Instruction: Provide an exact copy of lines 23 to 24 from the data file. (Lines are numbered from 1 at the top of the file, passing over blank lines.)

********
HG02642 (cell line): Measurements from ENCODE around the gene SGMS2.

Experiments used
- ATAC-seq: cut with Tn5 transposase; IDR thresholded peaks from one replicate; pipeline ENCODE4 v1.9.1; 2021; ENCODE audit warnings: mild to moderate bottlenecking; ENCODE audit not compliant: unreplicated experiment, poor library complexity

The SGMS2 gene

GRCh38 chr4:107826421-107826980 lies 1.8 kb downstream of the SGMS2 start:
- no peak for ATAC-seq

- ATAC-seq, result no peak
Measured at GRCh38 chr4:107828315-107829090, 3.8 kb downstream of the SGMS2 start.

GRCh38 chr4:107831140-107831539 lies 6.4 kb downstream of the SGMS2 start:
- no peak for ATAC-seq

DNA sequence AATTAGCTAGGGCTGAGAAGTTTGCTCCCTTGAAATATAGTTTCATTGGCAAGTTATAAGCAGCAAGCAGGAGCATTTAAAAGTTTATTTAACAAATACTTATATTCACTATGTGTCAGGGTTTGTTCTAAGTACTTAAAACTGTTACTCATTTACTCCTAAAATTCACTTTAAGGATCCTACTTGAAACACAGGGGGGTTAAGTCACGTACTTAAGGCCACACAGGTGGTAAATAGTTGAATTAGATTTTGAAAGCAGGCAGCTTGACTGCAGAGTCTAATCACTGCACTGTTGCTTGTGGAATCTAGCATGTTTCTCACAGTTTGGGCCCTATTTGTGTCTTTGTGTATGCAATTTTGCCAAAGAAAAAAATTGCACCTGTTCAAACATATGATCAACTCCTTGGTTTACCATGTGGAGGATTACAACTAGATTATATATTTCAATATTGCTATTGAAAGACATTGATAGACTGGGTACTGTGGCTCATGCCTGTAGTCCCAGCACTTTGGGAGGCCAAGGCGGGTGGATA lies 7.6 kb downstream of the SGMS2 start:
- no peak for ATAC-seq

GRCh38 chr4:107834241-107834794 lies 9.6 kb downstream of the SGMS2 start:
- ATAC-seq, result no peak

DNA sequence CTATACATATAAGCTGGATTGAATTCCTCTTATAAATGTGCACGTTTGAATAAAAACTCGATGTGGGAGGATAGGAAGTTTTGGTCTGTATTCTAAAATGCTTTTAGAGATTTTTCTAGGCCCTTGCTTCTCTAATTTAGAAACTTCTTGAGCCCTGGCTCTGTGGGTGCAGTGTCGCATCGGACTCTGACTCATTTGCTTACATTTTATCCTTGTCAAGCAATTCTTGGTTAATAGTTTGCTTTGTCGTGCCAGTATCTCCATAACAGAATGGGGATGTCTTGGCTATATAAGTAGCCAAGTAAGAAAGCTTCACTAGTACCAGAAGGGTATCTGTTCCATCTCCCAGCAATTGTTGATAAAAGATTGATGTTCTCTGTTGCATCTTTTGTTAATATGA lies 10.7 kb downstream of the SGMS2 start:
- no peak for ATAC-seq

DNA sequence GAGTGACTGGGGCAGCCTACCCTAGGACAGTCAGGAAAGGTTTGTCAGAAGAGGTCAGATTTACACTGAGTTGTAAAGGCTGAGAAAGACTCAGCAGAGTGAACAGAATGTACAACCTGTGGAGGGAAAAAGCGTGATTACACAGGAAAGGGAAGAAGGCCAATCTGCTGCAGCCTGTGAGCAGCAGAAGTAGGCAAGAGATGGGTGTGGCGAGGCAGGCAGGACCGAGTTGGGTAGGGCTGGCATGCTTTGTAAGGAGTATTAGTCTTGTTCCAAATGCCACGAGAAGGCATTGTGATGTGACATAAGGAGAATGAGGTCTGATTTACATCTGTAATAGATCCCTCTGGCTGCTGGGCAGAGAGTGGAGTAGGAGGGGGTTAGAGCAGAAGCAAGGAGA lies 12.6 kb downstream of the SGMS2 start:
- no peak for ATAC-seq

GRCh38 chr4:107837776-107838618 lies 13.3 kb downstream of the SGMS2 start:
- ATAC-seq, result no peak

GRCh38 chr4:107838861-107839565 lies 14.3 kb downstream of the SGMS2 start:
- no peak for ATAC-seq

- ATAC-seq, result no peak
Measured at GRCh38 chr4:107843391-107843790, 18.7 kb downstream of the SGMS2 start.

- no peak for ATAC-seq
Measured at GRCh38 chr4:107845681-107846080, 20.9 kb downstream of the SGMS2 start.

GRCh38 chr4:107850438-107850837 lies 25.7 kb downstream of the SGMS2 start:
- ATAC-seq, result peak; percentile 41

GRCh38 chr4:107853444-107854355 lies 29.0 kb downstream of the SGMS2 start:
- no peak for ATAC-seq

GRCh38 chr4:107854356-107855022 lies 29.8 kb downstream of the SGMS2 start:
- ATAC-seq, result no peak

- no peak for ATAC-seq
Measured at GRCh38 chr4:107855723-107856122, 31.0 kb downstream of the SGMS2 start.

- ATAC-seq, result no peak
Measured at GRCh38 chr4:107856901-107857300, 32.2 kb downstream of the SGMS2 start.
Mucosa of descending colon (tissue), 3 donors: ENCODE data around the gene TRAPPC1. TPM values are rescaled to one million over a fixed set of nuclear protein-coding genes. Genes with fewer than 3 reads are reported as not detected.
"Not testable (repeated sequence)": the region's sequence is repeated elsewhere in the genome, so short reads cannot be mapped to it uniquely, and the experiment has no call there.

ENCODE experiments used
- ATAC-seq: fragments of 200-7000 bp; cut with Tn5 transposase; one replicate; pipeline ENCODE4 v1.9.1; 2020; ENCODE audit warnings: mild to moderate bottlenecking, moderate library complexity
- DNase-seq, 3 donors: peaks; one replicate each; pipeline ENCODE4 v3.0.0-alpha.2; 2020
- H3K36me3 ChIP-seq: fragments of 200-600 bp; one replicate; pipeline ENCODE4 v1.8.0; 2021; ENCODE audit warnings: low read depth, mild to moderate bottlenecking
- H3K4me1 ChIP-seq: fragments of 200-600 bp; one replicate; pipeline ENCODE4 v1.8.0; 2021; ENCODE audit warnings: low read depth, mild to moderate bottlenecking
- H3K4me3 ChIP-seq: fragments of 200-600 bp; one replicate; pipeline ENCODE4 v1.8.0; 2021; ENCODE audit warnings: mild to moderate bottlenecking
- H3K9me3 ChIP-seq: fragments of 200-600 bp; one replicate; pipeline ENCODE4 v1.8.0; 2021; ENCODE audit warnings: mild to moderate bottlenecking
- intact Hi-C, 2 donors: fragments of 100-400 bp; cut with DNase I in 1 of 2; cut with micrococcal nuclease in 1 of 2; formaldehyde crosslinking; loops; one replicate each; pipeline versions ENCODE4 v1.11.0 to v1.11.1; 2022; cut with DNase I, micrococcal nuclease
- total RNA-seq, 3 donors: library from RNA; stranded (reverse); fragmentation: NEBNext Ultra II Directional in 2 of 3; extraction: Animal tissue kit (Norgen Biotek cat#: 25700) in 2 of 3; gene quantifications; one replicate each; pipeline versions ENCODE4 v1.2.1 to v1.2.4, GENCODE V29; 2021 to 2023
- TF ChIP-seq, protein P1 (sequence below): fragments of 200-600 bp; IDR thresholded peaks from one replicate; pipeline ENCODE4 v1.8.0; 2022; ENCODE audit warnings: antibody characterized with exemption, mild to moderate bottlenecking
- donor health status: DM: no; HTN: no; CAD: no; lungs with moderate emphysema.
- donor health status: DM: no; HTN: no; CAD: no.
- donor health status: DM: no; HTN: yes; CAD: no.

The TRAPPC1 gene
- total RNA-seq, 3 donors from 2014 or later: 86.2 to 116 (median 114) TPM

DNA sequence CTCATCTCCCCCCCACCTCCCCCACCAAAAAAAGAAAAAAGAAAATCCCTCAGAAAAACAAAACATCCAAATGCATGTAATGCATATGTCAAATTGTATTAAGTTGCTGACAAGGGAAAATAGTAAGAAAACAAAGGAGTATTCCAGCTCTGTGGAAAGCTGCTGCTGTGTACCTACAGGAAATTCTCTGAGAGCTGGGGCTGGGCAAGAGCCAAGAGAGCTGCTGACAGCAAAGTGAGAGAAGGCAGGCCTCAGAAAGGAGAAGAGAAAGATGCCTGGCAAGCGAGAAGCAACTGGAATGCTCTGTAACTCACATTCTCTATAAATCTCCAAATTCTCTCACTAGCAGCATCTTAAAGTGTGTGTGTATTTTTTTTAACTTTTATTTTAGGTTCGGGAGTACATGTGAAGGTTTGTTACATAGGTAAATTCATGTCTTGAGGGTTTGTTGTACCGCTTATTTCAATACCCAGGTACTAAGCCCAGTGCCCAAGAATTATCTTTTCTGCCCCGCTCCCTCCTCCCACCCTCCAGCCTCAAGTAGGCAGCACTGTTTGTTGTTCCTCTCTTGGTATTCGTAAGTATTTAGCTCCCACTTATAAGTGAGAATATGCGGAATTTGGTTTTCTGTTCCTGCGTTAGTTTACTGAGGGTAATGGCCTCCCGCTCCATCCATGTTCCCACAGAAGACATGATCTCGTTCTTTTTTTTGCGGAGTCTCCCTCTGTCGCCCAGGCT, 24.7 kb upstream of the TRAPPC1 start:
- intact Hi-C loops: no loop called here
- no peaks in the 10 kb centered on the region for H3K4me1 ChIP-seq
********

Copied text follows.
- ATAC-seq, result no peak
Measured at GRCh38 chr4:107843391-107843790, 18.7 kb downstream of the SGMS2 start.